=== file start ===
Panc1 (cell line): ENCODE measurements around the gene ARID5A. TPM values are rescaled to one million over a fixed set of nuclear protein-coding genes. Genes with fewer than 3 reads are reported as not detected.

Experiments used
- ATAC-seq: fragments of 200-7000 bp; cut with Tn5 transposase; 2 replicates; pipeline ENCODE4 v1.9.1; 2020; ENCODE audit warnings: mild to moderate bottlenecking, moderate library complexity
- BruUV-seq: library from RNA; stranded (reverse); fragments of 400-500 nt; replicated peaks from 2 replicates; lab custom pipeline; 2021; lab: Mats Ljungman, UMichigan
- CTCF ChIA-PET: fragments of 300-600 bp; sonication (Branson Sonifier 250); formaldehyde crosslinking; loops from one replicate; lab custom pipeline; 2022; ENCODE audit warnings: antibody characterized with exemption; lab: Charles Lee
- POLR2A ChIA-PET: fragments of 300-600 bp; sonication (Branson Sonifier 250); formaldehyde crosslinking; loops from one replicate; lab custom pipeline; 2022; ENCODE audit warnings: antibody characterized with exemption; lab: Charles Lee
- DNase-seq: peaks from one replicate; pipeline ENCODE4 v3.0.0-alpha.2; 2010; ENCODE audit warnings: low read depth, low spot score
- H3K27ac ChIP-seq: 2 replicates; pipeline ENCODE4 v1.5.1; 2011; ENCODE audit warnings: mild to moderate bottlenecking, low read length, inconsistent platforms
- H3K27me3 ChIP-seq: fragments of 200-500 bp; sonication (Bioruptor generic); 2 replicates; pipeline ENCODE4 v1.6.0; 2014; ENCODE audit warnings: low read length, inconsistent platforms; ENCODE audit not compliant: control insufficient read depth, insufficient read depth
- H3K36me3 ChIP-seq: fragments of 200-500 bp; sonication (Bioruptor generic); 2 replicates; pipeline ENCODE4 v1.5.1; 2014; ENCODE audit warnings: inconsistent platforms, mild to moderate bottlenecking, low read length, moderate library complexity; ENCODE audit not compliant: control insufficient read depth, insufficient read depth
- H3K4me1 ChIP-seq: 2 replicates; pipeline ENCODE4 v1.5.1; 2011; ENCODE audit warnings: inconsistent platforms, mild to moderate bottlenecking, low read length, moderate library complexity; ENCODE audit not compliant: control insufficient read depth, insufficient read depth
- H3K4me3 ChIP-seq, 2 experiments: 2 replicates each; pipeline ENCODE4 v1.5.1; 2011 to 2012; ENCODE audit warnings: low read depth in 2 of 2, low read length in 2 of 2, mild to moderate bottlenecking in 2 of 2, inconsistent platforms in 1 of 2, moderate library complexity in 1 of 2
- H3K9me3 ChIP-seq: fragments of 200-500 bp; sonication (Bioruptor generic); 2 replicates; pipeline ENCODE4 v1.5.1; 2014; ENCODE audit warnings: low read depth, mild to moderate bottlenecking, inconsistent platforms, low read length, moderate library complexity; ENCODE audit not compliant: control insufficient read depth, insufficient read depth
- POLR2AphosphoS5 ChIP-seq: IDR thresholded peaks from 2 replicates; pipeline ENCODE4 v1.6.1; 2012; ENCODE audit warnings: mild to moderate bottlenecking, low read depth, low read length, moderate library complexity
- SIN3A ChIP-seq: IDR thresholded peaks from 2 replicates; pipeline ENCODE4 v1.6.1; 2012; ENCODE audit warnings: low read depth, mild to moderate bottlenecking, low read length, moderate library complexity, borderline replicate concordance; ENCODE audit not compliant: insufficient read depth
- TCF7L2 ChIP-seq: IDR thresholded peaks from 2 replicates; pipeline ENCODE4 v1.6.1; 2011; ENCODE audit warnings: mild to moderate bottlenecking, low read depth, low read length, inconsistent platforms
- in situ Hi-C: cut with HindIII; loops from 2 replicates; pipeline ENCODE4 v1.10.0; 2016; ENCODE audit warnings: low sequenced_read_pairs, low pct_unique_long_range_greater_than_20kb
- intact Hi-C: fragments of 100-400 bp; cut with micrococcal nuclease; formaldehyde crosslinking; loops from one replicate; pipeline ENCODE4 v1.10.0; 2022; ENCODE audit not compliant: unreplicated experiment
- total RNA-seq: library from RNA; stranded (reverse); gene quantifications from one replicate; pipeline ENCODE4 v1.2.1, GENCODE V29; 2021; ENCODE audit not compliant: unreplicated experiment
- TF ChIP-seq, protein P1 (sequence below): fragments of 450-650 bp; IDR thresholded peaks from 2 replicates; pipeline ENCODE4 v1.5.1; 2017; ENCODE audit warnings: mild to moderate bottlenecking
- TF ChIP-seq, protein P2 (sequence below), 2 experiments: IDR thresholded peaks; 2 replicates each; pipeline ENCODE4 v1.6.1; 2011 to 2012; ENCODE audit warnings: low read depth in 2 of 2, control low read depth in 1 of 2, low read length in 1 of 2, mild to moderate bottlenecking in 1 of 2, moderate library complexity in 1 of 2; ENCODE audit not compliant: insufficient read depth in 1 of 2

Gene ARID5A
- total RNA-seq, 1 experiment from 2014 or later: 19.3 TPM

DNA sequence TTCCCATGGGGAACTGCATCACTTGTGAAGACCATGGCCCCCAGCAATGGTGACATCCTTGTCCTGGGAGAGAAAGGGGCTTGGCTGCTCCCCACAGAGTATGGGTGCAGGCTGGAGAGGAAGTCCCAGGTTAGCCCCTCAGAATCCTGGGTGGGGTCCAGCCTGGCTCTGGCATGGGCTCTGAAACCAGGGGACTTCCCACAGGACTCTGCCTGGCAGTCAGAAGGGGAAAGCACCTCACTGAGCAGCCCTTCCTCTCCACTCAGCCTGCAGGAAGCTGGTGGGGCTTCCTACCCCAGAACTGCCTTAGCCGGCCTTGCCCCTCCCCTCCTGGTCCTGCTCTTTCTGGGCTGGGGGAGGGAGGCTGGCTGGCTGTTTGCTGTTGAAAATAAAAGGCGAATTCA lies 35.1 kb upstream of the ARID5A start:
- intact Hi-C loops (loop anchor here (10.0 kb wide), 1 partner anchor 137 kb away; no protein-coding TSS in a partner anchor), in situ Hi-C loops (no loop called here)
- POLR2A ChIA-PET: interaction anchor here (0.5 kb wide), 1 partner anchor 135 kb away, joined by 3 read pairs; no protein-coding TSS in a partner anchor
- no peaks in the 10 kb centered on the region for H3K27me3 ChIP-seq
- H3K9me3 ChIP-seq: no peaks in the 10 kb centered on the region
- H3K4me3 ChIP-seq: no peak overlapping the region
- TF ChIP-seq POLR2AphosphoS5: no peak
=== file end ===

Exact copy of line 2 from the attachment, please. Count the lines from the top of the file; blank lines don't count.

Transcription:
Experiments used